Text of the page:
• Lexidreams
    2018-11-03 22:42

    A review in quotes:"This morning I noticed there was one room missing.""My ID card says civil servant and I try to dream as politely as possible.""How many of us want any of us to see us as we really are?" "...a house playing hide and seek with itself.""We like to eat together and share a bottle of wine. My wife buys it from the Family Wine Club. We usually get the Mystery Mix and it's always the same." "We have to cope don't we? Get on with life, pull ourselves together, be positive, look ahead. Therapy or drugs will be freely offered. I can get help. We live in a very caring society. It cares very much that we should all seem to cope.""Never has so much been recorded by so many; the documented, identified, archival, tagged and saved world. The British library has a copy of nearly every book written since 1840. Weather records began in 1854. Births, deaths, marriages, all there. Planning consents and blood groups. Tax returns, passports, dietary habits and driving licenses. Where to find me, what I'm worth, watch I watch, what I wear, my goings out and my comings in, for my security on surveillance camera. All you need to know except what I need to know: Who am I?""Why doesn't every mother believe her child can change the world? The child can. This is the joke. Here we are still looking for a saviour and hundreds are being born every second. Look at it, this tiny capsule of new life, indifferent to your prejudices, your miseries, unmindful of the world already made. Make it again? They could if we let them, but we make sure they grow up just like us, fearful like us. We don't let them know the potential that they are. We don't let them hear the grass singing.""The big day. The best day of your life. The day I was born, my birthday. Graduation Day. Pay Day. The day we met, the day we no longer met. When I take out the pocket calender of my life I want someone to tell me where the days have gone. There are none in January. Where are my Januarys? Forty-one years of thirty-one days and I cannot remember any of them. Is there such a thing as January? You say,'Such and such happened.'Did it? It didn't happen to me. ...Is it so unreasonable to want to play the main part in your own life? When January was showing I was asleep...And February? March? April? May?""[All I wanted was to dive] into the obliging water and kick the stars off the surface.""...throw myself across chance for you.""If I were able to speak the truth..." --------------------------------------------------The World and Other Places deals in part with the shortness of life, consumerism, loss of history, loss of identity, conformity, homophobia etc. All the stories have deeper meanings and they are (sometimes frutratingly) not explained for you. Like when I am reading poetry I do not understand everything but I still carry on, finding the words I am reading beautiful. Quick ratings-The 24-Hour Dog ***Atlantic Crossing * (stereotypes bothered me a bit but I liked the ending of her having the sun inside her, dream filled, while his sun was millions of miles away.)The Poetics of Sex **** (Little too crass for me but great, great imagery. The entire story is a river of nonstop images and senses.)The Three Friends (I have my rating down as ?)Orion **Lives of Saints ***O'Brien's First Christmas (2.5*)The World and Other Places (3.5*)Disappearance I (4.5* Sleep is illegal and the character is a professional dreamer, my favorite )Disappearance II **The Green Man **Turn of the World (2.5*)Newton (3.5*)Holy Matrimony (2.5*)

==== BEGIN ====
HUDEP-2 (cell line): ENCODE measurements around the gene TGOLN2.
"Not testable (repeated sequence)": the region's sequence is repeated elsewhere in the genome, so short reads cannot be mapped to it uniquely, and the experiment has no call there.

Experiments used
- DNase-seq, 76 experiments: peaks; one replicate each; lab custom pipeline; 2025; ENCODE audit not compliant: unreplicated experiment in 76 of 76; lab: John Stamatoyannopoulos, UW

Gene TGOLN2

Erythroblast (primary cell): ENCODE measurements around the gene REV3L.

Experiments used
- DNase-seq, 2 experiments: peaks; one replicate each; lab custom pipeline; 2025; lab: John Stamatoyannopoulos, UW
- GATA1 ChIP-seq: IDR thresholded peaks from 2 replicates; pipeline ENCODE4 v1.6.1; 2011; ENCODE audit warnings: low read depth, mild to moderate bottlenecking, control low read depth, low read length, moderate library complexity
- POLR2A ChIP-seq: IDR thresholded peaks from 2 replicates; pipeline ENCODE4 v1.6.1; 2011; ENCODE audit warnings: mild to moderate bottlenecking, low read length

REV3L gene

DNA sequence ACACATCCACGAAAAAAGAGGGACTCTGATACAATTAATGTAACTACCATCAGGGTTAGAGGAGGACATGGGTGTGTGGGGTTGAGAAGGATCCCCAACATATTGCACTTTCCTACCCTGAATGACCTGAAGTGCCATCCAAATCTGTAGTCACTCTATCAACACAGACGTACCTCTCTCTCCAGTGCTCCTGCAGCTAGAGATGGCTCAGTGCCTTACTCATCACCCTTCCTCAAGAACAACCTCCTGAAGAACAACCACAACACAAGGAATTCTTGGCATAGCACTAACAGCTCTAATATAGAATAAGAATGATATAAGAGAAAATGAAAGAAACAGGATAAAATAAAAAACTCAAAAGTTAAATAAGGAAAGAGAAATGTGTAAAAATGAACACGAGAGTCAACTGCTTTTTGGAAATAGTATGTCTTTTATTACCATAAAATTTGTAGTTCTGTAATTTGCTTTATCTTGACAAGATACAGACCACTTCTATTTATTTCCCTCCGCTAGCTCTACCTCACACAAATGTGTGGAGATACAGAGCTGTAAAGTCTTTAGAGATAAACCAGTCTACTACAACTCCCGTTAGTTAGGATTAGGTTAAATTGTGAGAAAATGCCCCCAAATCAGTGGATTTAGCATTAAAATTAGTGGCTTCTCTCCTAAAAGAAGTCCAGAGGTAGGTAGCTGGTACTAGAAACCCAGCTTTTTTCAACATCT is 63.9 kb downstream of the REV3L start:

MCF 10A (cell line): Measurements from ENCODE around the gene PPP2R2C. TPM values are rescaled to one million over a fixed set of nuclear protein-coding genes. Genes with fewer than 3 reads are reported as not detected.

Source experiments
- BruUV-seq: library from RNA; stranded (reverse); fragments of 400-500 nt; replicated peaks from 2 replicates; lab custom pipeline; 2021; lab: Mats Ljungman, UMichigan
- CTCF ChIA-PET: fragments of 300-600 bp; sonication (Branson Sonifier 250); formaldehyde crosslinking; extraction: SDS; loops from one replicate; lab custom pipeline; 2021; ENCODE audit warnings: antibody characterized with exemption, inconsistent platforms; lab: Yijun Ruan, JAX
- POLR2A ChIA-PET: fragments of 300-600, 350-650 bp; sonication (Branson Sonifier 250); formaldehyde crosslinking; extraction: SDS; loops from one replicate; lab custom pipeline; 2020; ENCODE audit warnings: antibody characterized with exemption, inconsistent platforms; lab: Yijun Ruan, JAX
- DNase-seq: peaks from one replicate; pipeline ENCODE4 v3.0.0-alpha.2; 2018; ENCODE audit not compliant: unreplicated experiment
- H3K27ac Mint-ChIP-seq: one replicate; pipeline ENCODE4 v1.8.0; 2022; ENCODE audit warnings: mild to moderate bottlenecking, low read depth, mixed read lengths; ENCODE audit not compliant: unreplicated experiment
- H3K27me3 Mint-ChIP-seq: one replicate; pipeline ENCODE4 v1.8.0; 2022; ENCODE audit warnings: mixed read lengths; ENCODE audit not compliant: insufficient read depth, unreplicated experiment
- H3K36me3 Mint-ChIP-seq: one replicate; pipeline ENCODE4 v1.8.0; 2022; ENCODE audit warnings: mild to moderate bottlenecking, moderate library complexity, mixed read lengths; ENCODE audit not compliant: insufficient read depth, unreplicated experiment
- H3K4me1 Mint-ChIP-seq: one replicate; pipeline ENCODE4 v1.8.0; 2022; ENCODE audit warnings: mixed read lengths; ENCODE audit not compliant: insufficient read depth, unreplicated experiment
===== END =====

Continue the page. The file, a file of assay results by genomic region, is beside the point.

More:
• Pauli
    2018-10-31 18:47


  • Alessia Simoni
    2018-11-09 00:41

    In questa raccolta di racconti brevi, la Winterson mostra tutta la sua abilità nel costruire, anche in poche pagine, storie che stanno in piedi; scrivere novelle è sempre difficile e non è detto che tutti ci riescano.La Winterson c'è riuscita. Si passa dalle atmosfere di un amore nato durante un viaggio, su una nave, a quelle fantasiose di un mondo fatto di isole, di elementi, di persone che si fissano negli occhi e vedono tutto ciò che è stato; si passa da un mondo in cui non si dorme e in cui il protagonista lavora dormendo per sognare ciò che agli altri non è permesso al mondo incantato della novella del titolo, "Il mondo e altri luoghi", in cui vediamo un pilota d'aereo alle prese con i suoi sogni di volare dove nessuno è mai stato, sogni accarezzati fin da bambino nei giochi con la sua famiglia. Vediamo poi un uomo che al luna park ha un'avventura con una zingara; e poi un ricco signore la cui casa ha stanza che si perdono, porte che vengono chiuse e poi spariscono; una rivisitazione del mito di Orione e poi la meravigliosa novella d'apertura, ideale per gli amanti degli animali, che descrive il rapporto di una persona con un cucciolo di cane che la sconvolge più di quanto avrebbe pensato.E poi, come non parlare di "The poetics of Sex"? In una novella nata dalle domande che i giornalisti le hanno rivolto riguardo alla sua omosessualità, o comunque dai luoghi comuni che riguardano le donne omosessuali, l'autrice ricostruisce la perfetta naturalità di un amore che da altri viene concepito come "diverso", "sbagliato", "manchevole": il sesso descritto in maniera esplicita ed implicita, le emozioni e i sentimenti, la capacità di questo amore di dare come solo l'amore può fare, come è normale che un amore faccia, qualunque esso sia. In una azzeccatissima metafora con la pittura (l'amante viene definita "Picasso"), vediamo questo rapporto dipingere sulla voce narrante dei nuovi orizzonti, e scopriamo che sono gli stessi orizzonti che sono stati dipinti su di noi dai nostri amori; vediamo come l'amore non ha sesso (concetto descritto anche in "Scritto sul corpo", considerato il romanzo capolavoro della Winterson), è semplicemente amore. Commovente e toccante.E tutto, come sempre nella Winterson, ci viene descritto come se fosse perfettamente naturale, con uno stile impeccabile che si adatta a meraviglia ai contesti raccontati, sempre delicato e mai volgare.Una citazione, tanto per invogliare alla lettura? "Love is not the oil and I am not the machine. Love is you and here I am. Now."